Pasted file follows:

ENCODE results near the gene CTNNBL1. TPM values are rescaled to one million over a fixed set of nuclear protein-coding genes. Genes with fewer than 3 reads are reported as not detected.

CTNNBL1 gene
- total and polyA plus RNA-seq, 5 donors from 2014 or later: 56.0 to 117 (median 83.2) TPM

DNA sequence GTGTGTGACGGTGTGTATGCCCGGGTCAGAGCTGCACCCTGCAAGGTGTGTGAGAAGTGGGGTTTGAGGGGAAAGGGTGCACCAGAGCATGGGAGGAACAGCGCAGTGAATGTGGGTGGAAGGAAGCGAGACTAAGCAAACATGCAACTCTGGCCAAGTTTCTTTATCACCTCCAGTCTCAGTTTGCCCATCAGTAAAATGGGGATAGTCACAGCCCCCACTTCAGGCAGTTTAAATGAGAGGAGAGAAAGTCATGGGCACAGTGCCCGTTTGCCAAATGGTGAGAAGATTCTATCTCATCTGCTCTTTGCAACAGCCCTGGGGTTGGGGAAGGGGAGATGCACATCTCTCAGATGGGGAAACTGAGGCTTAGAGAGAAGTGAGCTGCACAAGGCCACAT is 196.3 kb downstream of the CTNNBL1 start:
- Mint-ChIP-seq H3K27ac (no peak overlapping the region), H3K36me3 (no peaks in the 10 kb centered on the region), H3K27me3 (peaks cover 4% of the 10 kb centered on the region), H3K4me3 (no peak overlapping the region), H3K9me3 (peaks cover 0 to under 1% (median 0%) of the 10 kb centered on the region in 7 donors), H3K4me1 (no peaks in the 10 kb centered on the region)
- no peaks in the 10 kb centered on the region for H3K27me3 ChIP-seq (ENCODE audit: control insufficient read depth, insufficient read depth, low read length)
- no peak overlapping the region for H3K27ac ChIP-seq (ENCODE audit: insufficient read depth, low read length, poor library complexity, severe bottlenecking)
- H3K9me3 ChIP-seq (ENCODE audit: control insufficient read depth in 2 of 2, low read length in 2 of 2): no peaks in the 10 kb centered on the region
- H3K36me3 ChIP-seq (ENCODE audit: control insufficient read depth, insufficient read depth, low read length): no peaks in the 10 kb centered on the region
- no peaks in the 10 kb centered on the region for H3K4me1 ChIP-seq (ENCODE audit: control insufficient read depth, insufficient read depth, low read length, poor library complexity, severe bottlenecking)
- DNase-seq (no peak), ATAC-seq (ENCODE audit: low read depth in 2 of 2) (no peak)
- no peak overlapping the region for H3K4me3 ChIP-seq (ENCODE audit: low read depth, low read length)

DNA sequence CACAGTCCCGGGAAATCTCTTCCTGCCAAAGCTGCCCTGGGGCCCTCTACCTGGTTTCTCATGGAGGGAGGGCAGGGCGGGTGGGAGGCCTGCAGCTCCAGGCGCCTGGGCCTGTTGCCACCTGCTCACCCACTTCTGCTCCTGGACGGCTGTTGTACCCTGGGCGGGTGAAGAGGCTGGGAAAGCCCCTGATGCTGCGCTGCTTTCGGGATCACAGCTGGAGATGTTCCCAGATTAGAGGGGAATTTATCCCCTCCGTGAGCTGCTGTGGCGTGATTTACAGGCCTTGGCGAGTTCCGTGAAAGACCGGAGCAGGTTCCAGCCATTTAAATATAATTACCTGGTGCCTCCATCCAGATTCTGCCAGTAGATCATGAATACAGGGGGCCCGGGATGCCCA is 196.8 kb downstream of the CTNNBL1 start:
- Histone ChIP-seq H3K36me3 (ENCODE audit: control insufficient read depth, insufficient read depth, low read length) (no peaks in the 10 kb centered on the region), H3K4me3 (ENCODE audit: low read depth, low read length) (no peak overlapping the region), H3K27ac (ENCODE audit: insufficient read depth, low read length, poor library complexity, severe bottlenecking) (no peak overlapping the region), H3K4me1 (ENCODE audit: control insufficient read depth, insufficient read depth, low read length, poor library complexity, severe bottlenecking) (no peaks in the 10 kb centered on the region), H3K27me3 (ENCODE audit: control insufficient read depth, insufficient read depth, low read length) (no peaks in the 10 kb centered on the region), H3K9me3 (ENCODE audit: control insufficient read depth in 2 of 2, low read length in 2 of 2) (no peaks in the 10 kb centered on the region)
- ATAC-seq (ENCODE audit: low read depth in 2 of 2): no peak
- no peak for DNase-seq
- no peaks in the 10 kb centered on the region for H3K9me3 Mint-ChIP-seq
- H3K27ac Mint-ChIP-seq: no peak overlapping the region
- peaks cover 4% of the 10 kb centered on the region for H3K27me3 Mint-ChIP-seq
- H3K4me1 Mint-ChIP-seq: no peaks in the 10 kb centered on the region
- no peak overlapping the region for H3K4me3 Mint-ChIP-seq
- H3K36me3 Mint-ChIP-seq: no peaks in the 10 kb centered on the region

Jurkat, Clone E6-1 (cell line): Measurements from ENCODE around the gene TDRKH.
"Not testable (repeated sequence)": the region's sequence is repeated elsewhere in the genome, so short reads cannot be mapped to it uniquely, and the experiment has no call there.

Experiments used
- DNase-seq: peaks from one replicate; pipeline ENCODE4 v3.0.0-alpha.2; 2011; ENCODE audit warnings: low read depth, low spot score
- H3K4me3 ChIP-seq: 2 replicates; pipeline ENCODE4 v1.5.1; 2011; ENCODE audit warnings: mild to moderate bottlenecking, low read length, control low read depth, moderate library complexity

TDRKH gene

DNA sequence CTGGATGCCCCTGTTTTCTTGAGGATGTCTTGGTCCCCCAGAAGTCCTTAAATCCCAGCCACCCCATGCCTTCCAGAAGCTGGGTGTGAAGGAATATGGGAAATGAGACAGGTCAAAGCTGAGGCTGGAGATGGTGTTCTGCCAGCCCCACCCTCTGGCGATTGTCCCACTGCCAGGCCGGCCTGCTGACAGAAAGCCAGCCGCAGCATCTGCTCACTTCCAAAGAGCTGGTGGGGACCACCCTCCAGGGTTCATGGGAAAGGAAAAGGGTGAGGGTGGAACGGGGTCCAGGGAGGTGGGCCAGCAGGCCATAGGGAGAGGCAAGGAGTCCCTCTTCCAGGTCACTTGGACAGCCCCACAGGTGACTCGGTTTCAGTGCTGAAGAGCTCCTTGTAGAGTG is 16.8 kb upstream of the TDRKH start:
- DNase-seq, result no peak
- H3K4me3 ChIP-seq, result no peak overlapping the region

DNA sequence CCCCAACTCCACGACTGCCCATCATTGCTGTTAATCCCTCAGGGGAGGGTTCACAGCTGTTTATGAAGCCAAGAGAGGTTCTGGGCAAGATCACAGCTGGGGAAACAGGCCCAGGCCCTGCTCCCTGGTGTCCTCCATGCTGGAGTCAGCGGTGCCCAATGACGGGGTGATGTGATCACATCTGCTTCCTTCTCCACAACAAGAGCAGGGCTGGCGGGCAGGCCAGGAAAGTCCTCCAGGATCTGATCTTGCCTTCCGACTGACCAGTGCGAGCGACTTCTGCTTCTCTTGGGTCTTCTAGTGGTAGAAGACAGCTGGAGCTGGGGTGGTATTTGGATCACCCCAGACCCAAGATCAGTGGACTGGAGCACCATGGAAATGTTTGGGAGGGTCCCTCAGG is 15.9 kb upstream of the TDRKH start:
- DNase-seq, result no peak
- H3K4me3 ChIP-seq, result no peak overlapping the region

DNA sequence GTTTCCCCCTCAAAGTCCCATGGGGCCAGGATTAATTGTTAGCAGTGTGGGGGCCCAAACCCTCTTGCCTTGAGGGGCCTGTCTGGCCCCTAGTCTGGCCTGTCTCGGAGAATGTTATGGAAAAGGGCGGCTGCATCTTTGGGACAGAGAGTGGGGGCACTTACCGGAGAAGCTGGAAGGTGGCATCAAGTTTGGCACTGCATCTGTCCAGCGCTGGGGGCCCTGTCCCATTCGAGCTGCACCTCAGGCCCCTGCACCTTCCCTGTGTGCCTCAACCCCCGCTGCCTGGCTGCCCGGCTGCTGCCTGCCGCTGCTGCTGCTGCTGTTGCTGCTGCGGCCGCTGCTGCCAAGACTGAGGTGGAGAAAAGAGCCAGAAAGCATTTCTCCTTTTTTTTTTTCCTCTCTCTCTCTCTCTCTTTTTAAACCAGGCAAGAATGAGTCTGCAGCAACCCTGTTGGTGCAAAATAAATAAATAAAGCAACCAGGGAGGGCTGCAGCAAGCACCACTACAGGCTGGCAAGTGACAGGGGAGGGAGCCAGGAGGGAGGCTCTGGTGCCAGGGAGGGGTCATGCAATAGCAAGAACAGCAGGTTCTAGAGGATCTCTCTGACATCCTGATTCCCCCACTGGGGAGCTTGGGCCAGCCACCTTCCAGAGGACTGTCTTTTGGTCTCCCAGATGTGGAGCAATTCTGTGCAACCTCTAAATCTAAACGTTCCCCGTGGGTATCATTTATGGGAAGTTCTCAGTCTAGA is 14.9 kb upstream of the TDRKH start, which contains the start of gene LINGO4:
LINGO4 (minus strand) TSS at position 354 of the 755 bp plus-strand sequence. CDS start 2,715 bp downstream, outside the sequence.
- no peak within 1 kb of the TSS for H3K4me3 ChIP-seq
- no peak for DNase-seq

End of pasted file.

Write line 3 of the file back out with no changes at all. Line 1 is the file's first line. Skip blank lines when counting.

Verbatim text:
- total and polyA plus RNA-seq, 5 donors from 2014 or later: 56.0 to 117 (median 83.2) TPM